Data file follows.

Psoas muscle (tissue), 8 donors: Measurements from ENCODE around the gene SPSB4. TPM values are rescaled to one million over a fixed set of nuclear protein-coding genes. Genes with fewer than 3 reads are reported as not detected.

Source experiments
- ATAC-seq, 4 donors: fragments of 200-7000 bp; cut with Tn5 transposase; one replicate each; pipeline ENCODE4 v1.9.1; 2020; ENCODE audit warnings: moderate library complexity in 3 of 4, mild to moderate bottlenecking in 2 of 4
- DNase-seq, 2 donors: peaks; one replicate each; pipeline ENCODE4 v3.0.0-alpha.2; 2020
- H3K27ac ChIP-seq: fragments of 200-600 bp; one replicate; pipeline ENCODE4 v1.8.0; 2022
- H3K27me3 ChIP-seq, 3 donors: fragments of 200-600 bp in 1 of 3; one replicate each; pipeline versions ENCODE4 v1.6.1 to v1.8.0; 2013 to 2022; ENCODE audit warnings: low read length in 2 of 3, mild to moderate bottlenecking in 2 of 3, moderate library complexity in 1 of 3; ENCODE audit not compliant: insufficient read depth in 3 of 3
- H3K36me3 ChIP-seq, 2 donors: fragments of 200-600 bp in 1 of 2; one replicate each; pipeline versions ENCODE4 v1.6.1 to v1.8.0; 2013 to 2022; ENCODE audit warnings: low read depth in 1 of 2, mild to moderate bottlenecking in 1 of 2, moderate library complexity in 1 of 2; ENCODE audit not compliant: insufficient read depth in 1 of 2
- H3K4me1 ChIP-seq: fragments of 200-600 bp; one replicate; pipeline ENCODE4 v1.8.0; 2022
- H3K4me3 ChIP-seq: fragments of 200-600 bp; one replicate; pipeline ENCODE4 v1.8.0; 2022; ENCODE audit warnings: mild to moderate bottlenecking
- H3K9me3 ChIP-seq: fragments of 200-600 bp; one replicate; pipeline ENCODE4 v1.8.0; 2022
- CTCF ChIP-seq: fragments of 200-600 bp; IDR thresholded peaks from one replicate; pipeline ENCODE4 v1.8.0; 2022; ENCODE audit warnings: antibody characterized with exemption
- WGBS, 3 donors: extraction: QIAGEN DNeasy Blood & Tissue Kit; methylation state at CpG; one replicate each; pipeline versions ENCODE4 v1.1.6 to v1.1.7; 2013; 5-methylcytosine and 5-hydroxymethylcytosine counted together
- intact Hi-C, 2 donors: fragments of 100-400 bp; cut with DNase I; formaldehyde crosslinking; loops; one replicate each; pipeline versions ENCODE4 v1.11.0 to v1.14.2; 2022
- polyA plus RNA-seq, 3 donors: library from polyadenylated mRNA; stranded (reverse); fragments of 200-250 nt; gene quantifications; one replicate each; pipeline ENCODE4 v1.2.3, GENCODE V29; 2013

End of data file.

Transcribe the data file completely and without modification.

Psoas muscle (tissue), 8 donors: Measurements from ENCODE around the gene SPSB4. TPM values are rescaled to one million over a fixed set of nuclear protein-coding genes. Genes with fewer than 3 reads are reported as not detected.

Source experiments
- ATAC-seq, 4 donors: fragments of 200-7000 bp; cut with Tn5 transposase; one replicate each; pipeline ENCODE4 v1.9.1; 2020; ENCODE audit warnings: moderate library complexity in 3 of 4, mild to moderate bottlenecking in 2 of 4
- DNase-seq, 2 donors: peaks; one replicate each; pipeline ENCODE4 v3.0.0-alpha.2; 2020
- H3K27ac ChIP-seq: fragments of 200-600 bp; one replicate; pipeline ENCODE4 v1.8.0; 2022
- H3K27me3 ChIP-seq, 3 donors: fragments of 200-600 bp in 1 of 3; one replicate each; pipeline versions ENCODE4 v1.6.1 to v1.8.0; 2013 to 2022; ENCODE audit warnings: low read length in 2 of 3, mild to moderate bottlenecking in 2 of 3, moderate library complexity in 1 of 3; ENCODE audit not compliant: insufficient read depth in 3 of 3
- H3K36me3 ChIP-seq, 2 donors: fragments of 200-600 bp in 1 of 2; one replicate each; pipeline versions ENCODE4 v1.6.1 to v1.8.0; 2013 to 2022; ENCODE audit warnings: low read depth in 1 of 2, mild to moderate bottlenecking in 1 of 2, moderate library complexity in 1 of 2; ENCODE audit not compliant: insufficient read depth in 1 of 2
- H3K4me1 ChIP-seq: fragments of 200-600 bp; one replicate; pipeline ENCODE4 v1.8.0; 2022
- H3K4me3 ChIP-seq: fragments of 200-600 bp; one replicate; pipeline ENCODE4 v1.8.0; 2022; ENCODE audit warnings: mild to moderate bottlenecking
- H3K9me3 ChIP-seq: fragments of 200-600 bp; one replicate; pipeline ENCODE4 v1.8.0; 2022
- CTCF ChIP-seq: fragments of 200-600 bp; IDR thresholded peaks from one replicate; pipeline ENCODE4 v1.8.0; 2022; ENCODE audit warnings: antibody characterized with exemption
- WGBS, 3 donors: extraction: QIAGEN DNeasy Blood & Tissue Kit; methylation state at CpG; one replicate each; pipeline versions ENCODE4 v1.1.6 to v1.1.7; 2013; 5-methylcytosine and 5-hydroxymethylcytosine counted together
- intact Hi-C, 2 donors: fragments of 100-400 bp; cut with DNase I; formaldehyde crosslinking; loops; one replicate each; pipeline versions ENCODE4 v1.11.0 to v1.14.2; 2022
- polyA plus RNA-seq, 3 donors: library from polyadenylated mRNA; stranded (reverse); fragments of 200-250 nt; gene quantifications; one replicate each; pipeline ENCODE4 v1.2.3, GENCODE V29; 2013